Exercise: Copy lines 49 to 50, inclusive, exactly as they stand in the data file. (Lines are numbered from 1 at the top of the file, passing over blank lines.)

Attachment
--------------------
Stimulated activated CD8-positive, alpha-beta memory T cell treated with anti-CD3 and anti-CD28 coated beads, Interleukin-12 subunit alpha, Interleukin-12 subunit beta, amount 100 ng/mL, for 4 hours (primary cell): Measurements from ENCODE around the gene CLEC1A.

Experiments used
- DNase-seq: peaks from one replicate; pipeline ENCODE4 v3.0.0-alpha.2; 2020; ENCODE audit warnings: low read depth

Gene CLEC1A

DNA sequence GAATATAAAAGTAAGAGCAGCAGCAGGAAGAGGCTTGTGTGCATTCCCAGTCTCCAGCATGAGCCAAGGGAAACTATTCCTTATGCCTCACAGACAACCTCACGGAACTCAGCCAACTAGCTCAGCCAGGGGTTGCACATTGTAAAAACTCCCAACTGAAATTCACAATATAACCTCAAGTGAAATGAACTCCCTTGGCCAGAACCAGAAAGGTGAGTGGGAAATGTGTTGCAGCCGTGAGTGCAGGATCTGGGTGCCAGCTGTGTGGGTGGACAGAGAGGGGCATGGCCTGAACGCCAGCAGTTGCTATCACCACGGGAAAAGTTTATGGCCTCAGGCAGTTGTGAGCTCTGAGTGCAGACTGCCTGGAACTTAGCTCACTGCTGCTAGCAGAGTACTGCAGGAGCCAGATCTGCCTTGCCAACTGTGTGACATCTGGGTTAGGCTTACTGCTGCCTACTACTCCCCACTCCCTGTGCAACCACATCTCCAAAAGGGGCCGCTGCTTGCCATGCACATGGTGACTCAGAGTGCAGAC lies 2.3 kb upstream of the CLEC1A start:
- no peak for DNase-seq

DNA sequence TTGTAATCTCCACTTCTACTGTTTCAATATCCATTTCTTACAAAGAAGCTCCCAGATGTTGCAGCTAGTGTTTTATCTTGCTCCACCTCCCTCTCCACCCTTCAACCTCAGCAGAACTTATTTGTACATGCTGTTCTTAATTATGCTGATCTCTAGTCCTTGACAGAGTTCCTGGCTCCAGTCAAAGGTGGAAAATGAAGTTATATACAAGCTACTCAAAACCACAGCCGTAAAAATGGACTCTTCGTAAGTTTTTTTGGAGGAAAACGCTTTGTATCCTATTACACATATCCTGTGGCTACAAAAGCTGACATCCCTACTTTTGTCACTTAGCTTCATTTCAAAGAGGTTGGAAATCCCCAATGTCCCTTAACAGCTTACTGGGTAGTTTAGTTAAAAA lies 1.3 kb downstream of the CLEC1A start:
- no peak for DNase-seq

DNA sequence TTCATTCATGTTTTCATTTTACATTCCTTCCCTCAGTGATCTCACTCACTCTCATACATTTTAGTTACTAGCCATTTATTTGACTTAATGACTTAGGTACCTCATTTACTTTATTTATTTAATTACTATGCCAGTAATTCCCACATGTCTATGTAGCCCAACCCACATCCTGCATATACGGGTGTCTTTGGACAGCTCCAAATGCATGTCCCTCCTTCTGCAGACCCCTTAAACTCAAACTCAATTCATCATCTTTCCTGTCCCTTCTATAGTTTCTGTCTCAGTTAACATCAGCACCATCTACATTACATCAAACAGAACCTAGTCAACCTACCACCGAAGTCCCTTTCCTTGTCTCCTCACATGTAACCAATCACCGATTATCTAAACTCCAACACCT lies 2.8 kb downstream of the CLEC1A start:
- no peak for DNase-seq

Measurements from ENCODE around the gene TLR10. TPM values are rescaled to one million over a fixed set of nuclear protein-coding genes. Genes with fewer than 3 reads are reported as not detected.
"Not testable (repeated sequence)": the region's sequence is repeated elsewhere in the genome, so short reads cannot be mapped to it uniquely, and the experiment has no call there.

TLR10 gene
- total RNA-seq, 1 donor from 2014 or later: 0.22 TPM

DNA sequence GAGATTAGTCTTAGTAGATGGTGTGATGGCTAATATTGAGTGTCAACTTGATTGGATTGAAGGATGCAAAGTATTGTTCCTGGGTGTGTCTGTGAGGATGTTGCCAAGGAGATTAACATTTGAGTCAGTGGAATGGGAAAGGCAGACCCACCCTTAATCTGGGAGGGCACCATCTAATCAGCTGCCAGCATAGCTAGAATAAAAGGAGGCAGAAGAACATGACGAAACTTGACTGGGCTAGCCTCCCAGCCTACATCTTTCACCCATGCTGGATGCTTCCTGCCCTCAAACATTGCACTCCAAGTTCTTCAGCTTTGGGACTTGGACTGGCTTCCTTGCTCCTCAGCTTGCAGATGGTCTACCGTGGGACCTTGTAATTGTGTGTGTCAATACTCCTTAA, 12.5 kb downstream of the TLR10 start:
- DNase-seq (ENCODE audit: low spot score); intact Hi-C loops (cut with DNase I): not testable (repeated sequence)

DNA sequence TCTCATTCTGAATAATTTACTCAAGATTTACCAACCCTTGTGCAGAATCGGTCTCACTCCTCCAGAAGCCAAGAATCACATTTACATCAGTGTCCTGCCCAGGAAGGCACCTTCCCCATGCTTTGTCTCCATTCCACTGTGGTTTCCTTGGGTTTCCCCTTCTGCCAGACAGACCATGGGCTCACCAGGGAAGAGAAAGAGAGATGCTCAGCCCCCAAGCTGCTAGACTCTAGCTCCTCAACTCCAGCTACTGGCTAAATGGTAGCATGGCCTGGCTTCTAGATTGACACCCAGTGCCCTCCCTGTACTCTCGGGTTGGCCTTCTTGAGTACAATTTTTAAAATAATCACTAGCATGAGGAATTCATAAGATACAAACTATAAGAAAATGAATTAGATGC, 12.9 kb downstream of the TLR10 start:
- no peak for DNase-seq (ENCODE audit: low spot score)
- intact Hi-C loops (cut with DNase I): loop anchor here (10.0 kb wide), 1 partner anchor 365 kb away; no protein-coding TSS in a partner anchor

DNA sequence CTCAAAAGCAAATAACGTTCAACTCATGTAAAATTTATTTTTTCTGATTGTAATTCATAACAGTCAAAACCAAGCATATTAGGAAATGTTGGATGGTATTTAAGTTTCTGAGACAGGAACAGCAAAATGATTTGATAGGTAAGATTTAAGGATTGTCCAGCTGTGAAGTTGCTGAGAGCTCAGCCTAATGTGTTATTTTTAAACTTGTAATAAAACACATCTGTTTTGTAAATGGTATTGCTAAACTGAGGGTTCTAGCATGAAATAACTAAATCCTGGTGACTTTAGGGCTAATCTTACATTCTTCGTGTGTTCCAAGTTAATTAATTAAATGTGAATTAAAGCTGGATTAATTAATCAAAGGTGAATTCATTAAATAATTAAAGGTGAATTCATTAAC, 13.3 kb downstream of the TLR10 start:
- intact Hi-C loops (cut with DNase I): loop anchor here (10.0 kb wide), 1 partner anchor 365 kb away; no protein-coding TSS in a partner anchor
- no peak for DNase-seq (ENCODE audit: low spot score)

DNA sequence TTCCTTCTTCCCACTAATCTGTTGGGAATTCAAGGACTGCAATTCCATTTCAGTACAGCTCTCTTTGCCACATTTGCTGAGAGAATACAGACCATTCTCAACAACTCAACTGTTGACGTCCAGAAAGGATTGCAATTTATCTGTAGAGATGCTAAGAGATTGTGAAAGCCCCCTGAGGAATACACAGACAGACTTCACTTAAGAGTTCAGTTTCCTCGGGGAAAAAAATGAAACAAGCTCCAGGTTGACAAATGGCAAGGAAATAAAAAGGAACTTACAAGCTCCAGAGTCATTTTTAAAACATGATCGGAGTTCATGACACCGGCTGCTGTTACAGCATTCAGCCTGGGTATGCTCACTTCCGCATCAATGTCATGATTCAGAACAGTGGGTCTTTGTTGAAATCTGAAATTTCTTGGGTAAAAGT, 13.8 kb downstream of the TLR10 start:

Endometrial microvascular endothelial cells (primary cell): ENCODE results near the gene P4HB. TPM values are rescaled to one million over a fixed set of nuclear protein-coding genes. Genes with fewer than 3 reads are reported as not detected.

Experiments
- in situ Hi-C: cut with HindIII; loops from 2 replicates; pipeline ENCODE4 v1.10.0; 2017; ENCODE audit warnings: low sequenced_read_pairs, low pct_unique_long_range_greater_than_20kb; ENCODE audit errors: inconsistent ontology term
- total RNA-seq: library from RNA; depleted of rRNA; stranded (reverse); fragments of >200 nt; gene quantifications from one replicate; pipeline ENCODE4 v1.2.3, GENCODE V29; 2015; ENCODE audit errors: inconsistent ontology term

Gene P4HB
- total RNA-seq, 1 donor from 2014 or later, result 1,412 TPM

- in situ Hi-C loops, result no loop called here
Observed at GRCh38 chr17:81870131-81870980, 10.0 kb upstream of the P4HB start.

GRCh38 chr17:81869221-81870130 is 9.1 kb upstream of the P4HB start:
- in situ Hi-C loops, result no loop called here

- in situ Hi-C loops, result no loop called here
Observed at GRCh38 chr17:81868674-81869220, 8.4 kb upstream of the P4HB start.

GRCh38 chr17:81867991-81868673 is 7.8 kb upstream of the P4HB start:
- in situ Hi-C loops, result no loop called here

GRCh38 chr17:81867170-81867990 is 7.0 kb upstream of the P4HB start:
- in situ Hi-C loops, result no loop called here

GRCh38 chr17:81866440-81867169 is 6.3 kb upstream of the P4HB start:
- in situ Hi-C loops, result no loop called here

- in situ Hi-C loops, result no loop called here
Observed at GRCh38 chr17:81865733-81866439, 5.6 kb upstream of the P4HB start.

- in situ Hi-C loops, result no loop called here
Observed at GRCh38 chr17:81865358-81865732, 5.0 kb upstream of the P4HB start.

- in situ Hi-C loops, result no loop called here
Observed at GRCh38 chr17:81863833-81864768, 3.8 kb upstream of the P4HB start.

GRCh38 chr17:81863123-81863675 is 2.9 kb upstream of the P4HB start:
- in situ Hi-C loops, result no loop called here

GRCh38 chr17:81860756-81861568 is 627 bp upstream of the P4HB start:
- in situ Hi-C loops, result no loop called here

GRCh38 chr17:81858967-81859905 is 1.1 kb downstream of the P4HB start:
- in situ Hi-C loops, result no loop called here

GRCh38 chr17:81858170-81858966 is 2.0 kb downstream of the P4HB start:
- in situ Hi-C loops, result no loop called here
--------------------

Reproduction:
- in situ Hi-C loops, result no loop called here

GRCh38 chr17:81860756-81861568 is 627 bp upstream of the P4HB start: